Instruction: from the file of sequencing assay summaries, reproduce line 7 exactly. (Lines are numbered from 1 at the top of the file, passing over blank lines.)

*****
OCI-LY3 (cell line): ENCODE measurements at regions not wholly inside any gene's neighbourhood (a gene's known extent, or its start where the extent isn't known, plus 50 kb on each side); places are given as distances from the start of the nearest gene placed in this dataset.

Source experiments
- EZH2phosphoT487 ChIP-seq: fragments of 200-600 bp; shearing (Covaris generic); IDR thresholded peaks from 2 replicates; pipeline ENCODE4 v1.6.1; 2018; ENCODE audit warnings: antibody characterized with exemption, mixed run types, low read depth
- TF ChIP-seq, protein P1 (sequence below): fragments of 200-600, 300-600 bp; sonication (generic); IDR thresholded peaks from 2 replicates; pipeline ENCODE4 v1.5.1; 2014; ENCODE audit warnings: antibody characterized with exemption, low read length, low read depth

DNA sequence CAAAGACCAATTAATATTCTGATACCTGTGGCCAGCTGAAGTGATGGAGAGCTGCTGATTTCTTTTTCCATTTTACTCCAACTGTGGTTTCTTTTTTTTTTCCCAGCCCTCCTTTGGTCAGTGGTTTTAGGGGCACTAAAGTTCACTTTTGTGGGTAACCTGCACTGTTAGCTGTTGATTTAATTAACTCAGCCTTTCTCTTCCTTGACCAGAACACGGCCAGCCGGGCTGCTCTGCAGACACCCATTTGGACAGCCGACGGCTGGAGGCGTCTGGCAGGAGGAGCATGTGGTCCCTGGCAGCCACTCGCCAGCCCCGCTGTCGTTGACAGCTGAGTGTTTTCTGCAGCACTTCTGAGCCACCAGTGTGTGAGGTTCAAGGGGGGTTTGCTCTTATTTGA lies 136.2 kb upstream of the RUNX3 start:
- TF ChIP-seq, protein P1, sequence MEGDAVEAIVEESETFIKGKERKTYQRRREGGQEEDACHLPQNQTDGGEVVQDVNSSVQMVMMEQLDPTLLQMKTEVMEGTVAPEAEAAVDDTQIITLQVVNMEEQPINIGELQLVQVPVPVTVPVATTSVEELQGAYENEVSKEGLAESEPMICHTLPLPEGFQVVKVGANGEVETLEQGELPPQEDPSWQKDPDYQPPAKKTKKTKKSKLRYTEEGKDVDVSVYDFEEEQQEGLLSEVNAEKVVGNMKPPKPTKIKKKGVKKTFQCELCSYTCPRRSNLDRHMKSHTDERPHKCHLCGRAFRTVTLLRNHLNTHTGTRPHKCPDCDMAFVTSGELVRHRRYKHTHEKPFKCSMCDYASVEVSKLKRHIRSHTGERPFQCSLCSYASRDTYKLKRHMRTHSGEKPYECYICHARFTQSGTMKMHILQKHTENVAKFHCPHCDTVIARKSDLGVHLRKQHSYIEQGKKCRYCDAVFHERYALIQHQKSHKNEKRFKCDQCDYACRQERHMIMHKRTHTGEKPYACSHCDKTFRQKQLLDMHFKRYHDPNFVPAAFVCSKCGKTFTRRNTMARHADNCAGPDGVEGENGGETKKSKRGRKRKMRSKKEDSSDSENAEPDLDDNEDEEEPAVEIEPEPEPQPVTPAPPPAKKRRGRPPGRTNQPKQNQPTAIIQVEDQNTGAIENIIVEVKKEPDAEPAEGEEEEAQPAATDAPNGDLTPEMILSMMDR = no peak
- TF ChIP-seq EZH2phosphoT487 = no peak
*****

- TF ChIP-seq EZH2phosphoT487 = no peak